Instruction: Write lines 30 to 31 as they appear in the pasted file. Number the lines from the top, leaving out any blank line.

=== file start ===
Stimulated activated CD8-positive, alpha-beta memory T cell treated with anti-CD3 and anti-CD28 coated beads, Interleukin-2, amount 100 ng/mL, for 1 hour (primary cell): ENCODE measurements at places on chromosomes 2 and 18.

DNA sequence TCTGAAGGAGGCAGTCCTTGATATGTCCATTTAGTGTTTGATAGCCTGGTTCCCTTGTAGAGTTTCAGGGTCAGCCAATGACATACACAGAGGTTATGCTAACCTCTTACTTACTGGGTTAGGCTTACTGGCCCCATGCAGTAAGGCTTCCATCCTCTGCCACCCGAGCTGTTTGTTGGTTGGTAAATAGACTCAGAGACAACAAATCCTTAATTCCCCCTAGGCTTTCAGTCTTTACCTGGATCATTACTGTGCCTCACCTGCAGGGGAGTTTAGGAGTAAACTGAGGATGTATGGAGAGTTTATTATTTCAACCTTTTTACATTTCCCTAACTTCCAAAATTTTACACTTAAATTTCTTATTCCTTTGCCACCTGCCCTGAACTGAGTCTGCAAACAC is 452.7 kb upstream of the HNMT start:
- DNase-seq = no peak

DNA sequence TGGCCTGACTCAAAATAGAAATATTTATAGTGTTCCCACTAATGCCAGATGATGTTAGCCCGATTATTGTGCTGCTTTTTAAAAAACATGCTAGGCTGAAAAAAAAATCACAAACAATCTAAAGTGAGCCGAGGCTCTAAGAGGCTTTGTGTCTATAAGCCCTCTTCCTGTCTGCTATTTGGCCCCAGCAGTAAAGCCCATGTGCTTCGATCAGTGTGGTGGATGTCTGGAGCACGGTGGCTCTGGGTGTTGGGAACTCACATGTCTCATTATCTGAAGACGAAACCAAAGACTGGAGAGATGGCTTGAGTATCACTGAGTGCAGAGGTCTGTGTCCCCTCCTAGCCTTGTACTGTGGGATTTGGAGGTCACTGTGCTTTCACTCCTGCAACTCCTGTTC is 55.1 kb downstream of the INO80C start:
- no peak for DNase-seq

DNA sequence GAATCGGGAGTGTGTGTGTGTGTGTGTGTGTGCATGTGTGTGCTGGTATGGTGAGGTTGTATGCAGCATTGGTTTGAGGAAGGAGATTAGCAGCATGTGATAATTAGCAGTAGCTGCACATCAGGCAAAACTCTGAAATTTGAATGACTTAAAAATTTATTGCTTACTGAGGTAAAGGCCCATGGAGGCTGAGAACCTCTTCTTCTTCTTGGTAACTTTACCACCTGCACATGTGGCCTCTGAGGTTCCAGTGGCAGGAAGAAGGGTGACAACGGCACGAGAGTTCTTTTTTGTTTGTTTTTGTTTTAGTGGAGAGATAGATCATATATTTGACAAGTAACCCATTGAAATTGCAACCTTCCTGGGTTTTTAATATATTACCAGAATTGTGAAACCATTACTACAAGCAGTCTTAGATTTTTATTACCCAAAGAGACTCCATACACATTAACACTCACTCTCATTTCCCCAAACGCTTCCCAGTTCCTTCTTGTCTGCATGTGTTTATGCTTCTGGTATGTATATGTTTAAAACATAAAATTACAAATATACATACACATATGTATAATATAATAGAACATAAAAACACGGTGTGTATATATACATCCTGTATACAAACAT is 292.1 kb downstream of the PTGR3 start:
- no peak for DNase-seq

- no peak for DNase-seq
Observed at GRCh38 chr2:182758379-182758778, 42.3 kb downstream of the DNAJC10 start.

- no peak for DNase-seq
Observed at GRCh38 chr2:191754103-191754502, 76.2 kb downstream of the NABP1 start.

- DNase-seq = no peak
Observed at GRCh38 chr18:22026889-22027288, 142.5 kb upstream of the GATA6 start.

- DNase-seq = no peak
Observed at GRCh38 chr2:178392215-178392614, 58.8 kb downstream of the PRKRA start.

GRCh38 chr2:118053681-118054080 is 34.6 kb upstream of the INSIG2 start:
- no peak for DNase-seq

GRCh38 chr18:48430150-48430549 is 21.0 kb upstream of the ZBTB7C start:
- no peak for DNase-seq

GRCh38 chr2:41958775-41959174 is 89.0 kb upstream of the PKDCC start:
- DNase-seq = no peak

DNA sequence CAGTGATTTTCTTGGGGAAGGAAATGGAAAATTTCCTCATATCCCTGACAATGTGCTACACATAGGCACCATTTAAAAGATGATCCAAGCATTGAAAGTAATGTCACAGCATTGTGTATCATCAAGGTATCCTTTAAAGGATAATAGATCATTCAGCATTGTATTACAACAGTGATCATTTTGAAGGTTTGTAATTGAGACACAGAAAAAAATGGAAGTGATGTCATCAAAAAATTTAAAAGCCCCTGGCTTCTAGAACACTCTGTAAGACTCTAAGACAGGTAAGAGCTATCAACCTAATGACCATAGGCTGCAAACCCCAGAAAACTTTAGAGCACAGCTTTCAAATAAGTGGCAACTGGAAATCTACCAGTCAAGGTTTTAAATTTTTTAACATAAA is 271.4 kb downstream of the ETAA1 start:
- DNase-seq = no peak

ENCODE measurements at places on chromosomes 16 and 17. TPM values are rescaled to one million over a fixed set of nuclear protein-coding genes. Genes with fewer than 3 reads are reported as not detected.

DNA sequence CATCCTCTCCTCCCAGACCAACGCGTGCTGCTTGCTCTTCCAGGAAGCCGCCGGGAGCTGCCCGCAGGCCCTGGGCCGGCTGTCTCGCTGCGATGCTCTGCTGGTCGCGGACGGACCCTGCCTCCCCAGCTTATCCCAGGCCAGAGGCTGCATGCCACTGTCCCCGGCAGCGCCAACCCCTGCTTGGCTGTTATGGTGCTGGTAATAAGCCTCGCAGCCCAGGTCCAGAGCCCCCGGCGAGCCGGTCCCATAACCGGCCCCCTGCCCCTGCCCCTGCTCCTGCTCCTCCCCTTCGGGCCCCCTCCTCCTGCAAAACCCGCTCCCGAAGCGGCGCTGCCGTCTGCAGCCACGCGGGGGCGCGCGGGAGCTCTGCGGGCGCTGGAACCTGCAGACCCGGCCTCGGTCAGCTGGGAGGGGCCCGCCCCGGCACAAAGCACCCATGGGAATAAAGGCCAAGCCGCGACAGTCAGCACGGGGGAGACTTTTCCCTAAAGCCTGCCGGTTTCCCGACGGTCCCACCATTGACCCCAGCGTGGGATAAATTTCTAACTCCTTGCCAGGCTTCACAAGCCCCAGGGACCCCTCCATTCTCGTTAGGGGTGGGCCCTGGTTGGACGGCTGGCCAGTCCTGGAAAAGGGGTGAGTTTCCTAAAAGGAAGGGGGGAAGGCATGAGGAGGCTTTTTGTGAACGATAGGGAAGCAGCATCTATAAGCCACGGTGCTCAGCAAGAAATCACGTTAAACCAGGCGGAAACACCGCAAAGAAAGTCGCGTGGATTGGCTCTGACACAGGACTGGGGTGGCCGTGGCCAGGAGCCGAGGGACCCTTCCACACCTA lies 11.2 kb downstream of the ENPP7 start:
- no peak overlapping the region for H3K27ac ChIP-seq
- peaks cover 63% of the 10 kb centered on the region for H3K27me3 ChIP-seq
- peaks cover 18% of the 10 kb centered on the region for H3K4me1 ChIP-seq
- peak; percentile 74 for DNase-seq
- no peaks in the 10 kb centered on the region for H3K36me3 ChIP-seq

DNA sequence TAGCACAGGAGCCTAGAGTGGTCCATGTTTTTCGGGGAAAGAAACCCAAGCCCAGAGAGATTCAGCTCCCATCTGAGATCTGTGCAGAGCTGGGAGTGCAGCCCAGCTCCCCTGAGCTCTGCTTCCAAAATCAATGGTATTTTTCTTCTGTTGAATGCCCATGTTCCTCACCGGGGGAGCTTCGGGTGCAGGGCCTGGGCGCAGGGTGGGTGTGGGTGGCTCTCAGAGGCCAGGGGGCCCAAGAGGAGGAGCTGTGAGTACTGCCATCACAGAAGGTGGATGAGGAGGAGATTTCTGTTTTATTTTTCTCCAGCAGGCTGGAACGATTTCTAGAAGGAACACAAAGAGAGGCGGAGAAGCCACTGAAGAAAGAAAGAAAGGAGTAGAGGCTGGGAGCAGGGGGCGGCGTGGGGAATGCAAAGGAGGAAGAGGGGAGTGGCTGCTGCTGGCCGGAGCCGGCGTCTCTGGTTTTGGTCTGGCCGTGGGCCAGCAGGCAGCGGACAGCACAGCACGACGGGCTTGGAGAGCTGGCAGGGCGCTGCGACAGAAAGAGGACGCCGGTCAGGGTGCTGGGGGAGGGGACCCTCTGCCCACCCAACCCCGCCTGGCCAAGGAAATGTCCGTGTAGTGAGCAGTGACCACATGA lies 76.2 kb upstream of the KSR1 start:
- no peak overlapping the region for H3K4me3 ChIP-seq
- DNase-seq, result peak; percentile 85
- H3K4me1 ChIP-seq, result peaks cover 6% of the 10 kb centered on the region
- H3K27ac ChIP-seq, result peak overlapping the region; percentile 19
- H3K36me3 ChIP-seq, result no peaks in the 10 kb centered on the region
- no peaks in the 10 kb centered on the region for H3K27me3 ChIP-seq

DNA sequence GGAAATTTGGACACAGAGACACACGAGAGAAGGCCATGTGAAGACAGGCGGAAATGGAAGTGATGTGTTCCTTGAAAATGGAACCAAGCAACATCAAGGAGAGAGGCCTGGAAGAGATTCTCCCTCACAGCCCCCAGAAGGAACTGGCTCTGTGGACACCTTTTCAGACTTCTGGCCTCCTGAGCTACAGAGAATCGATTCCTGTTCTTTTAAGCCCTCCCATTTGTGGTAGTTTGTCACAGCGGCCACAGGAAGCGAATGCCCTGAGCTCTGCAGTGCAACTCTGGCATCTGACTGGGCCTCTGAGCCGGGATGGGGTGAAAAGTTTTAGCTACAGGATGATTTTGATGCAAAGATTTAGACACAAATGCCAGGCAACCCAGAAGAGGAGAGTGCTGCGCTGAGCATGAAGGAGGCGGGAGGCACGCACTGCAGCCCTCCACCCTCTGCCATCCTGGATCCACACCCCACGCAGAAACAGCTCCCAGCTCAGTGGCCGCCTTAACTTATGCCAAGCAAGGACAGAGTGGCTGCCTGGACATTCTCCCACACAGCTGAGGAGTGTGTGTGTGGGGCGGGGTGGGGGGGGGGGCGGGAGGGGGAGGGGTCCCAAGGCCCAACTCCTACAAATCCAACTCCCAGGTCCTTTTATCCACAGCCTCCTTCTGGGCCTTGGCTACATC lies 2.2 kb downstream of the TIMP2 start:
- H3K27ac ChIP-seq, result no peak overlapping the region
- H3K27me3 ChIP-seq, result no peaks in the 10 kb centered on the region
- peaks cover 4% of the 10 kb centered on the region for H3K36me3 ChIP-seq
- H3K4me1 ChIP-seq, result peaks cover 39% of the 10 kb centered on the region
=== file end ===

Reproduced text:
- no peaks in the 10 kb centered on the region for H3K36me3 ChIP-seq

DNA sequence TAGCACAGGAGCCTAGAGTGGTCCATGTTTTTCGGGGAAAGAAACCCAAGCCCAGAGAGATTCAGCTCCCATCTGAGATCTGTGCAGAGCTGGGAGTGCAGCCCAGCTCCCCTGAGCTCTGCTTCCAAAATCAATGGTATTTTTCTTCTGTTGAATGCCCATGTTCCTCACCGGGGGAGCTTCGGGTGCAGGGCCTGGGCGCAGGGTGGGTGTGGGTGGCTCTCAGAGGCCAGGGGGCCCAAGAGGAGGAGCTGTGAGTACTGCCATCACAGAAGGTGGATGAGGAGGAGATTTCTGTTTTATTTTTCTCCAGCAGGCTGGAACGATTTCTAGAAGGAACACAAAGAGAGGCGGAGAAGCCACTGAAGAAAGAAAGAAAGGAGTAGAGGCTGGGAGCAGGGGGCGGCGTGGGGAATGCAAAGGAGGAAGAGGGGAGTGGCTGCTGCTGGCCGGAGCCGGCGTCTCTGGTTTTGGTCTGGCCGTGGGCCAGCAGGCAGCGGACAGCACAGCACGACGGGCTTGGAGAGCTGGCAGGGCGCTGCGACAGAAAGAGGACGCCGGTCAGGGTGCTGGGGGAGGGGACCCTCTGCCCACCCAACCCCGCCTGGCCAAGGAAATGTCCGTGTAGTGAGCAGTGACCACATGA lies 76.2 kb upstream of the KSR1 start: